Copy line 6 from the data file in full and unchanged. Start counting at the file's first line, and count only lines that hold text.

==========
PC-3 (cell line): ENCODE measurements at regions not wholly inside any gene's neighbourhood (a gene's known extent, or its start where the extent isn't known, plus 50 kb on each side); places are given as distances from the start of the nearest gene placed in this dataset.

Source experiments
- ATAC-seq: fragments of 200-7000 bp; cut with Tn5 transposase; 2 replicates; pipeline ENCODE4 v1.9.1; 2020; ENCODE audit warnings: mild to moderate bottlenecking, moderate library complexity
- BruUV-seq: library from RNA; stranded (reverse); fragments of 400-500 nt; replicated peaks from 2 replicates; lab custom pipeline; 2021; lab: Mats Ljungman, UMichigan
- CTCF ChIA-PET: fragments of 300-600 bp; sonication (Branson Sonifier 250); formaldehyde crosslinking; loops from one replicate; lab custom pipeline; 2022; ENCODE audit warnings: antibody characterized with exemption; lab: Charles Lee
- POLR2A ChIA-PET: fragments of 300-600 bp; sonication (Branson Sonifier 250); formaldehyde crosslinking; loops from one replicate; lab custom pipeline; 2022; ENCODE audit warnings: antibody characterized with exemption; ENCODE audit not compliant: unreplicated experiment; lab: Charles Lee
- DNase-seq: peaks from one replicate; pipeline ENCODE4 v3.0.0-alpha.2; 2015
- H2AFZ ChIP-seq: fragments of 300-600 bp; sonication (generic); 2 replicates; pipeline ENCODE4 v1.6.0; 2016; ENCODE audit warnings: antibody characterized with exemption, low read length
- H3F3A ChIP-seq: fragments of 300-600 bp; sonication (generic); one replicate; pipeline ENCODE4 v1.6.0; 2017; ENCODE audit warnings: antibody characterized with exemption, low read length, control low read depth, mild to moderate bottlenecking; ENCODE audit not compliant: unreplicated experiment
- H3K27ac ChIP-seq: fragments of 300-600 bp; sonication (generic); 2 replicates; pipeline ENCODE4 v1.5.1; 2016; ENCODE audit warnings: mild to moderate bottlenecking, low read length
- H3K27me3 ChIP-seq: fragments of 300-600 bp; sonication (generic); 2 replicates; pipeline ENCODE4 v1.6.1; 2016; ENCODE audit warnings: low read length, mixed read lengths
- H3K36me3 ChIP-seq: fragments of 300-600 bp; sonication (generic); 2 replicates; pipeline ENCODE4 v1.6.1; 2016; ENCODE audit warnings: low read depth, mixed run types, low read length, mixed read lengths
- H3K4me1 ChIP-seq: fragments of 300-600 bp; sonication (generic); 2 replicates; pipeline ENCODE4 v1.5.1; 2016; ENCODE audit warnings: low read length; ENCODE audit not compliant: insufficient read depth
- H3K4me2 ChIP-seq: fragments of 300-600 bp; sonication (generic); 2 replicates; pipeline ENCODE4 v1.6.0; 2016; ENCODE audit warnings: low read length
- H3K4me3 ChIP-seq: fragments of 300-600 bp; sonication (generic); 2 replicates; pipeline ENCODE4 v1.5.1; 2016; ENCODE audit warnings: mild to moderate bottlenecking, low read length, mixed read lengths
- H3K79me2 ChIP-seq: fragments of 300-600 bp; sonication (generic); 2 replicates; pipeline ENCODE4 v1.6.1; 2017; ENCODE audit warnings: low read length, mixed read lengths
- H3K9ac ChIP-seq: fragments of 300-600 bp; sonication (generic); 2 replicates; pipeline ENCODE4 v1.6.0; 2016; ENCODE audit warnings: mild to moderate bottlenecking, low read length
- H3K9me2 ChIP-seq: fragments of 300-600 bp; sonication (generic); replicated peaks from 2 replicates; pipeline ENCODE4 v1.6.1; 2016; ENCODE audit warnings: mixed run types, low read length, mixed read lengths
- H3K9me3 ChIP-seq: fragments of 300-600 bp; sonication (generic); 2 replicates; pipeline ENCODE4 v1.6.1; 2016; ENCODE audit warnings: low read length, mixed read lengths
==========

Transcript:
- POLR2A ChIA-PET: fragments of 300-600 bp; sonication (Branson Sonifier 250); formaldehyde crosslinking; loops from one replicate; lab custom pipeline; 2022; ENCODE audit warnings: antibody characterized with exemption; ENCODE audit not compliant: unreplicated experiment; lab: Charles Lee